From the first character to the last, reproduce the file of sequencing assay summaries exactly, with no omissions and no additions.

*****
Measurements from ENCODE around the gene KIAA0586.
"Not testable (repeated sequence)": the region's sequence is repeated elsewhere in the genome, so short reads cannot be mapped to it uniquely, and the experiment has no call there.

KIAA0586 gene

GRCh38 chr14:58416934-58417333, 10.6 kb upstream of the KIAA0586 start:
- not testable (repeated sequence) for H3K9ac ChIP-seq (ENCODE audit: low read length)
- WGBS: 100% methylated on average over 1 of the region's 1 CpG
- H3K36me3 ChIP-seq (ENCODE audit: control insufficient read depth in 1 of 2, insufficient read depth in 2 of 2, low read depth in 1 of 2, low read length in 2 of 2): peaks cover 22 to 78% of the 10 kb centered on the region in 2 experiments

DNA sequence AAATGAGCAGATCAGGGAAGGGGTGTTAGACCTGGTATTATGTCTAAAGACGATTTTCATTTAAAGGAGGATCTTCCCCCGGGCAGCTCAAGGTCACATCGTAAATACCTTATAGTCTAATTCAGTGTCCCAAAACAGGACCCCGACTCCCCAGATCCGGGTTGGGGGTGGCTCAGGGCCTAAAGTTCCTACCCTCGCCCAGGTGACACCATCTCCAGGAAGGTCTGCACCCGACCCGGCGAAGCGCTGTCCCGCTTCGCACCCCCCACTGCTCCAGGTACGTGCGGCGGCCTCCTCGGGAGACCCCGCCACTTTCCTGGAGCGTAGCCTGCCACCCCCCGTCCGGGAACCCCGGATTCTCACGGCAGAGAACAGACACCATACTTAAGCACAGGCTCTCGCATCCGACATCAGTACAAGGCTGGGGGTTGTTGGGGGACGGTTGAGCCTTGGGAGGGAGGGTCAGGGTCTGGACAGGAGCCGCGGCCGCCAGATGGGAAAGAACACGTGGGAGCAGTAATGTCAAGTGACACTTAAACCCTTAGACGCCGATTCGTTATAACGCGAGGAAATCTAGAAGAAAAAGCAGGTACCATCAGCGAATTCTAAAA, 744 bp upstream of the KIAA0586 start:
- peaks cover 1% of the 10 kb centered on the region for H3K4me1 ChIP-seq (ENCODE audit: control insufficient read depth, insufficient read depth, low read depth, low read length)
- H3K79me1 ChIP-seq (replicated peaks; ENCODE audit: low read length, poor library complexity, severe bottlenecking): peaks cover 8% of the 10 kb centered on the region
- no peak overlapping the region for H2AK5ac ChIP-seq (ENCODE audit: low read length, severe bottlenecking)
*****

Measurements from ENCODE around the gene KIAA0586.
"Not testable (repeated sequence)": the region's sequence is repeated elsewhere in the genome, so short reads cannot be mapped to it uniquely, and the experiment has no call there.

KIAA0586 gene

GRCh38 chr14:58416934-58417333, 10.6 kb upstream of the KIAA0586 start:
- not testable (repeated sequence) for H3K9ac ChIP-seq (ENCODE audit: low read length)
- WGBS: 100% methylated on average over 1 of the region's 1 CpG
- H3K36me3 ChIP-seq (ENCODE audit: control insufficient read depth in 1 of 2, insufficient read depth in 2 of 2, low read depth in 1 of 2, low read length in 2 of 2): peaks cover 22 to 78% of the 10 kb centered on the region in 2 experiments

DNA sequence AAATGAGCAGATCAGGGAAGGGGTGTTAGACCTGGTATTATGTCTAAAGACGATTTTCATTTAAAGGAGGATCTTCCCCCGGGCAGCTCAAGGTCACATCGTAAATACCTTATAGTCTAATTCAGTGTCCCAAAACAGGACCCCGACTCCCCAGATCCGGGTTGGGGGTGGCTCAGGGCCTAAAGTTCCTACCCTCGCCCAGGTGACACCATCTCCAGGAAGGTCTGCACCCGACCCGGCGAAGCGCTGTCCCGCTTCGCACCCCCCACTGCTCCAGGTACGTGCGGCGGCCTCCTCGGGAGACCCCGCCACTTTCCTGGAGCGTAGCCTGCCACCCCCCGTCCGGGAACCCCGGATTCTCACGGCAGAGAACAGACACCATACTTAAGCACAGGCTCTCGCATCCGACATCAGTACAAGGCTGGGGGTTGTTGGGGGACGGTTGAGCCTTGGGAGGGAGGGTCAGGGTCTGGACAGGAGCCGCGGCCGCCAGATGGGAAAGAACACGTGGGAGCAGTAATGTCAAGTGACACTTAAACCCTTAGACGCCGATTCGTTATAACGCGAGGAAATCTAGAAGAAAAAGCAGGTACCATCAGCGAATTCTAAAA, 744 bp upstream of the KIAA0586 start:
- peaks cover 1% of the 10 kb centered on the region for H3K4me1 ChIP-seq (ENCODE audit: control insufficient read depth, insufficient read depth, low read depth, low read length)
- H3K79me1 ChIP-seq (replicated peaks; ENCODE audit: low read length, poor library complexity, severe bottlenecking): peaks cover 8% of the 10 kb centered on the region
- no peak overlapping the region for H2AK5ac ChIP-seq (ENCODE audit: low read length, severe bottlenecking)